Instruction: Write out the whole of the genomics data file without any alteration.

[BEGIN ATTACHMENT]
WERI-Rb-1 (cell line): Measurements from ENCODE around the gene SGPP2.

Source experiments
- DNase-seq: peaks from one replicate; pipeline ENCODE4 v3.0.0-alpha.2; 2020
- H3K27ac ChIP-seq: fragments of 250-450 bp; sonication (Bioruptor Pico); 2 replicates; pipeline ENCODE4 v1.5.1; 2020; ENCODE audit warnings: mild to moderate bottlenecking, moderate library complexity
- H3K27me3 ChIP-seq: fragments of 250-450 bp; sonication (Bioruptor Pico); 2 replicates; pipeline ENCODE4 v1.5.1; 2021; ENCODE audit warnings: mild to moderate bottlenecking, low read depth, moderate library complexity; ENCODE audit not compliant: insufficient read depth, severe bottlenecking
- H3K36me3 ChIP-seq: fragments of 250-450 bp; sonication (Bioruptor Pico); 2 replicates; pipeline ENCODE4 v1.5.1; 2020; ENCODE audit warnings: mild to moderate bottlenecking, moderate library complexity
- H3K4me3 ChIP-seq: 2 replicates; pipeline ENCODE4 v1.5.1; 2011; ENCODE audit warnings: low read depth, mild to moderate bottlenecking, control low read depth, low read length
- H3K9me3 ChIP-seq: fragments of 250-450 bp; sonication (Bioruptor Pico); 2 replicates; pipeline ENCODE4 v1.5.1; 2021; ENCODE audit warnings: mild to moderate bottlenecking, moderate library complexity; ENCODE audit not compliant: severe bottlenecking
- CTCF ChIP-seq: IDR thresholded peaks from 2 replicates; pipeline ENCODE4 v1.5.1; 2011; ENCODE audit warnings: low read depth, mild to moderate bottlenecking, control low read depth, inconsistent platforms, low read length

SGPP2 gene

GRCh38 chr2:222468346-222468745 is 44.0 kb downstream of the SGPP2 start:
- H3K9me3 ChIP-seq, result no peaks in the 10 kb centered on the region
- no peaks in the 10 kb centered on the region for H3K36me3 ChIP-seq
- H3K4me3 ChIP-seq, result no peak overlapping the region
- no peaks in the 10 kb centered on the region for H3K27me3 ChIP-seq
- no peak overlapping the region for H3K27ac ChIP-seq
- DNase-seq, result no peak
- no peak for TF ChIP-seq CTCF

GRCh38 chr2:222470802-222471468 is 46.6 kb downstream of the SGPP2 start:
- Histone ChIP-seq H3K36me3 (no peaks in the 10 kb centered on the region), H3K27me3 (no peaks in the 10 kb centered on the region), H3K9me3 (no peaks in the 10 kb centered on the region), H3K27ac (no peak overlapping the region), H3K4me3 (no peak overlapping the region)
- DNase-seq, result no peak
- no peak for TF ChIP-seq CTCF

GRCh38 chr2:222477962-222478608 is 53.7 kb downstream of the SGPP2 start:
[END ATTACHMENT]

WERI-Rb-1 (cell line): Measurements from ENCODE around the gene SGPP2.

Source experiments
- DNase-seq: peaks from one replicate; pipeline ENCODE4 v3.0.0-alpha.2; 2020
- H3K27ac ChIP-seq: fragments of 250-450 bp; sonication (Bioruptor Pico); 2 replicates; pipeline ENCODE4 v1.5.1; 2020; ENCODE audit warnings: mild to moderate bottlenecking, moderate library complexity
- H3K27me3 ChIP-seq: fragments of 250-450 bp; sonication (Bioruptor Pico); 2 replicates; pipeline ENCODE4 v1.5.1; 2021; ENCODE audit warnings: mild to moderate bottlenecking, low read depth, moderate library complexity; ENCODE audit not compliant: insufficient read depth, severe bottlenecking
- H3K36me3 ChIP-seq: fragments of 250-450 bp; sonication (Bioruptor Pico); 2 replicates; pipeline ENCODE4 v1.5.1; 2020; ENCODE audit warnings: mild to moderate bottlenecking, moderate library complexity
- H3K4me3 ChIP-seq: 2 replicates; pipeline ENCODE4 v1.5.1; 2011; ENCODE audit warnings: low read depth, mild to moderate bottlenecking, control low read depth, low read length
- H3K9me3 ChIP-seq: fragments of 250-450 bp; sonication (Bioruptor Pico); 2 replicates; pipeline ENCODE4 v1.5.1; 2021; ENCODE audit warnings: mild to moderate bottlenecking, moderate library complexity; ENCODE audit not compliant: severe bottlenecking
- CTCF ChIP-seq: IDR thresholded peaks from 2 replicates; pipeline ENCODE4 v1.5.1; 2011; ENCODE audit warnings: low read depth, mild to moderate bottlenecking, control low read depth, inconsistent platforms, low read length

SGPP2 gene

GRCh38 chr2:222468346-222468745 is 44.0 kb downstream of the SGPP2 start:
- H3K9me3 ChIP-seq, result no peaks in the 10 kb centered on the region
- no peaks in the 10 kb centered on the region for H3K36me3 ChIP-seq
- H3K4me3 ChIP-seq, result no peak overlapping the region
- no peaks in the 10 kb centered on the region for H3K27me3 ChIP-seq
- no peak overlapping the region for H3K27ac ChIP-seq
- DNase-seq, result no peak
- no peak for TF ChIP-seq CTCF

GRCh38 chr2:222470802-222471468 is 46.6 kb downstream of the SGPP2 start:
- Histone ChIP-seq H3K36me3 (no peaks in the 10 kb centered on the region), H3K27me3 (no peaks in the 10 kb centered on the region), H3K9me3 (no peaks in the 10 kb centered on the region), H3K27ac (no peak overlapping the region), H3K4me3 (no peak overlapping the region)
- DNase-seq, result no peak
- no peak for TF ChIP-seq CTCF

GRCh38 chr2:222477962-222478608 is 53.7 kb downstream of the SGPP2 start: